Of America’s many national tragedies, the most soul-crushing may be the opioid epidemic. The Centers for Disease Control says that since 2000, the country has seen a 137 percent increase in deaths coming from drug overdoses, with a 200 percent spike in opioid-related deaths — the most famous of which came with Prince’s death, last April. The impact has turned political, too: The counties that swung hardest toward Donald Trump had high overdose rates.
But now, with the 21st Century Cures Act, Congress is finally putting some real dough aside to address this most devastating of problems. Vox’s German Lopez reports that it will include $1 billion in grant money to be spent over the next two years. The money will head to states, especially the ones hit hardest by opioids, which the CDC lists as including Maine, New Hampshire, Georgia, and a midwestern stretch from Illinois to Pennsylvania.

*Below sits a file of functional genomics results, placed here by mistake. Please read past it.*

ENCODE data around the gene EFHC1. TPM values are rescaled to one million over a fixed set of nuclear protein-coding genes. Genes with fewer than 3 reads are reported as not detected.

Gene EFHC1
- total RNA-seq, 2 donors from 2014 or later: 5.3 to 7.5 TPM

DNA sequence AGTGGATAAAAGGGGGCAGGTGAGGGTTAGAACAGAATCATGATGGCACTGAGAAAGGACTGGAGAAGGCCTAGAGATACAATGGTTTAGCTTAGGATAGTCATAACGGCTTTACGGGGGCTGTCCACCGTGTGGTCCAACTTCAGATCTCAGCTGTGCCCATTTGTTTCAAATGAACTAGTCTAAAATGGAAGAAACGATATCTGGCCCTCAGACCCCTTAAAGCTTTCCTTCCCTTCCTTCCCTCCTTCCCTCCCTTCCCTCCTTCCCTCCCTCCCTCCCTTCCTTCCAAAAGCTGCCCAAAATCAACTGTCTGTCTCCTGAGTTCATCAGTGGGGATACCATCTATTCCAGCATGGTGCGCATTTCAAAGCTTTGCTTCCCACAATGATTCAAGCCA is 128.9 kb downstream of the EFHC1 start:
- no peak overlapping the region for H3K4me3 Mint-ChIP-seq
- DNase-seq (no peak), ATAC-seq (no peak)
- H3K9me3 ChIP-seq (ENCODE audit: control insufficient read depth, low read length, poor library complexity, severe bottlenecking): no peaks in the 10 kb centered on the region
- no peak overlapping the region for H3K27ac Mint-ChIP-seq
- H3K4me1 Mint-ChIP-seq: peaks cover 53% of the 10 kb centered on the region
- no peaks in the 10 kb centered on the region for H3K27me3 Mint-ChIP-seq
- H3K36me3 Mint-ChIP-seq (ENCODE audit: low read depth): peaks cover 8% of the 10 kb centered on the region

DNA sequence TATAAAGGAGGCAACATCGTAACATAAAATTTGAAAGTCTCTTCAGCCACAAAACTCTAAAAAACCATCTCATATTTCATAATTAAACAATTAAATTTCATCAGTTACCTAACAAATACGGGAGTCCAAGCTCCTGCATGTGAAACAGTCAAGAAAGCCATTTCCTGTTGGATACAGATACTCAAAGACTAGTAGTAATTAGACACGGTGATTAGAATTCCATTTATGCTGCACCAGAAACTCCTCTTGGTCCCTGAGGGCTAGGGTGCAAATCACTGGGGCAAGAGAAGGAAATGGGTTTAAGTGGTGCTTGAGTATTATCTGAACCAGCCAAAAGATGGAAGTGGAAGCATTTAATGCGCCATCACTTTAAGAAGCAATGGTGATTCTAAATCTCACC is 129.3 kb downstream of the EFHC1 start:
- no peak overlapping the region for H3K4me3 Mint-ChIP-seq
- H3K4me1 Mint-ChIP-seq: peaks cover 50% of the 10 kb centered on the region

The goal is “to fund prescription drug monitoring, increase opioid abuse and overdose prevention training, improve doctors’ prescribing practices, expand access to addiction treatment, and support other public health initiatives related to drug abuse,” Lopez writes.
The Cures Act is a signal that the federal government is finally really seeing drug abuse as a public health, rather than criminal, problem. With that, the routes to combating abuse become clear.
As Yale School of Medicine’s Kathryn Hawk and her colleagues observed in a 2015 review, the way forward is clear: prevention, treatment, and harm reduction. Addiction is a disease, overdose is a result of that disease — and Washington is, at least for now, seeing it that way.